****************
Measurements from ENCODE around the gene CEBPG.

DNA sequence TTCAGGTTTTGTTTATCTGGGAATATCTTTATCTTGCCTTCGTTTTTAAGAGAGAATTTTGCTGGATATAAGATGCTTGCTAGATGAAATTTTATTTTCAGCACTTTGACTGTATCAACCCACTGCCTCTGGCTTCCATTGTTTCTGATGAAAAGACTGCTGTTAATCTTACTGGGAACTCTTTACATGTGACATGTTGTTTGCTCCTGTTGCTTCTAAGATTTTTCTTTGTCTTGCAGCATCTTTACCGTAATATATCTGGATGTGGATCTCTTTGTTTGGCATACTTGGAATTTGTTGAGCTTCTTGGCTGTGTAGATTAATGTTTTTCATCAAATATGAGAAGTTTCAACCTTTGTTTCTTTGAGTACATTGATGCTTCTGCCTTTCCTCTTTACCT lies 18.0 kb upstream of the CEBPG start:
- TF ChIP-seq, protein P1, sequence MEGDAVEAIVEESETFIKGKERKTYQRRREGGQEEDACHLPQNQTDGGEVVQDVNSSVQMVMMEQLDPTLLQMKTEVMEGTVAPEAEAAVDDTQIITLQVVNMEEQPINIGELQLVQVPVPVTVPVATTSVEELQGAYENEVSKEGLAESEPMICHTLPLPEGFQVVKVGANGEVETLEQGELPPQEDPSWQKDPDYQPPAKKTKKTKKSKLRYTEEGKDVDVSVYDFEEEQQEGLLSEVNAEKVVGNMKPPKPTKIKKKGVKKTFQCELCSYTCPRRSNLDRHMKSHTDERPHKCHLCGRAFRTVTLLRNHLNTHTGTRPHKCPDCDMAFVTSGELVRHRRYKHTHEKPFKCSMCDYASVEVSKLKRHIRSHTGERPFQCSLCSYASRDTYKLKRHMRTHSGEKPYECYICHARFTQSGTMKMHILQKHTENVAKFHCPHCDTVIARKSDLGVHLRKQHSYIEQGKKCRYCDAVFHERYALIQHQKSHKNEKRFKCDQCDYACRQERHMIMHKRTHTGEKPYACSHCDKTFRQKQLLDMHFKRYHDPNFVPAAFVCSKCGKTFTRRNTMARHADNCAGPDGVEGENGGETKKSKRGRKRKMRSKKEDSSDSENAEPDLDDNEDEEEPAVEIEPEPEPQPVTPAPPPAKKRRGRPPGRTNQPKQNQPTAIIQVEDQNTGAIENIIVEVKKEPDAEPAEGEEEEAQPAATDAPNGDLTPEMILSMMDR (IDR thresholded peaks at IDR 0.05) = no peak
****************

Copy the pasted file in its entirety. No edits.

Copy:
Measurements from ENCODE around the gene CEBPG.

DNA sequence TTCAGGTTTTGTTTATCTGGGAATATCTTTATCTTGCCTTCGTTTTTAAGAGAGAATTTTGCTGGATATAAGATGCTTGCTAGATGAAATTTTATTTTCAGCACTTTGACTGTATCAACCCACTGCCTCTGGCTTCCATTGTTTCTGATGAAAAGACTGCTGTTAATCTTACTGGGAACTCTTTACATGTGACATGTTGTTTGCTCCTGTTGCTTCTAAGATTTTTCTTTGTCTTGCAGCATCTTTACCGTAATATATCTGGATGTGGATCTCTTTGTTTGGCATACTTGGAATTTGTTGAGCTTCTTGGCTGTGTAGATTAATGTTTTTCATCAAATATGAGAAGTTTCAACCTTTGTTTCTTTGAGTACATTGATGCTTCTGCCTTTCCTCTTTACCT lies 18.0 kb upstream of the CEBPG start:
- TF ChIP-seq, protein P1, sequence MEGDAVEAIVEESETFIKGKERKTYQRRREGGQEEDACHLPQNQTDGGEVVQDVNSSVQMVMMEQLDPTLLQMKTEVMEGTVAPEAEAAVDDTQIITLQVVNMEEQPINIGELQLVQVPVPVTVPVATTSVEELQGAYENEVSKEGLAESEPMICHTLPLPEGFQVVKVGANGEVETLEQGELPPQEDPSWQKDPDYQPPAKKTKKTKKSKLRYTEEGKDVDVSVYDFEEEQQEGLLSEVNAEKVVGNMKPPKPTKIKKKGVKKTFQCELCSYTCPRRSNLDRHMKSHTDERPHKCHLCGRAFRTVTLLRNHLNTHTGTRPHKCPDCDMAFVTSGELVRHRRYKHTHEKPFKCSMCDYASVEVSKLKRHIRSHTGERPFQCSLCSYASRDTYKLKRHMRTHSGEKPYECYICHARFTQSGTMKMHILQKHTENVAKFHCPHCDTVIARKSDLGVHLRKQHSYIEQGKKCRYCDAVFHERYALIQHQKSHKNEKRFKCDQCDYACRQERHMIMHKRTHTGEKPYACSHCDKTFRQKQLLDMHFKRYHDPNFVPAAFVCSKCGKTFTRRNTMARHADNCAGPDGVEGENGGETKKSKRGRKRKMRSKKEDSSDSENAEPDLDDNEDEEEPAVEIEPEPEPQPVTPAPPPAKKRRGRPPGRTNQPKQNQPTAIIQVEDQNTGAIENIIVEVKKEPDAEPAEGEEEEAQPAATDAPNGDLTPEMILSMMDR (IDR thresholded peaks at IDR 0.05) = no peak